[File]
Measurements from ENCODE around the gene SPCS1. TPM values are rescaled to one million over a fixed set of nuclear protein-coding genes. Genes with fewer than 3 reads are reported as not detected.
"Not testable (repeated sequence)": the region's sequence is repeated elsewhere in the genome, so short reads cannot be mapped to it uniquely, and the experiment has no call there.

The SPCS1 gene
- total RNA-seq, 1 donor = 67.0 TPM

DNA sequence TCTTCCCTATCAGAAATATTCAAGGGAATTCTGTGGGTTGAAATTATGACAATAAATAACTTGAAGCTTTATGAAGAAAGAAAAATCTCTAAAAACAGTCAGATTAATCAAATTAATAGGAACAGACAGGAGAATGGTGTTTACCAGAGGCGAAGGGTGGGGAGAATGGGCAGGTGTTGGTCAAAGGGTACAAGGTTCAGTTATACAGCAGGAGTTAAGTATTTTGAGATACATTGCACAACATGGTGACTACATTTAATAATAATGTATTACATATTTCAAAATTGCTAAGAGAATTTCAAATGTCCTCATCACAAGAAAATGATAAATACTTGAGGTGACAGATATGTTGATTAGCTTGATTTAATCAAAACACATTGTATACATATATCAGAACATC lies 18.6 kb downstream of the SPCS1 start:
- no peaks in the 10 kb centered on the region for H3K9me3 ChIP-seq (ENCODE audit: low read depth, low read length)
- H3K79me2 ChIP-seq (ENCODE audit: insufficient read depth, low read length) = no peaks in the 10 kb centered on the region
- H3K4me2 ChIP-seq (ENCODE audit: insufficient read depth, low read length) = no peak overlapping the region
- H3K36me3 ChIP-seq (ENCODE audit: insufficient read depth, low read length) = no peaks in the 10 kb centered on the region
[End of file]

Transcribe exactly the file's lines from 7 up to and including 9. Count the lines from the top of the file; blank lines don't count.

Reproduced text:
- H3K79me2 ChIP-seq (ENCODE audit: insufficient read depth, low read length) = no peaks in the 10 kb centered on the region
- H3K4me2 ChIP-seq (ENCODE audit: insufficient read depth, low read length) = no peak overlapping the region
- H3K36me3 ChIP-seq (ENCODE audit: insufficient read depth, low read length) = no peaks in the 10 kb centered on the region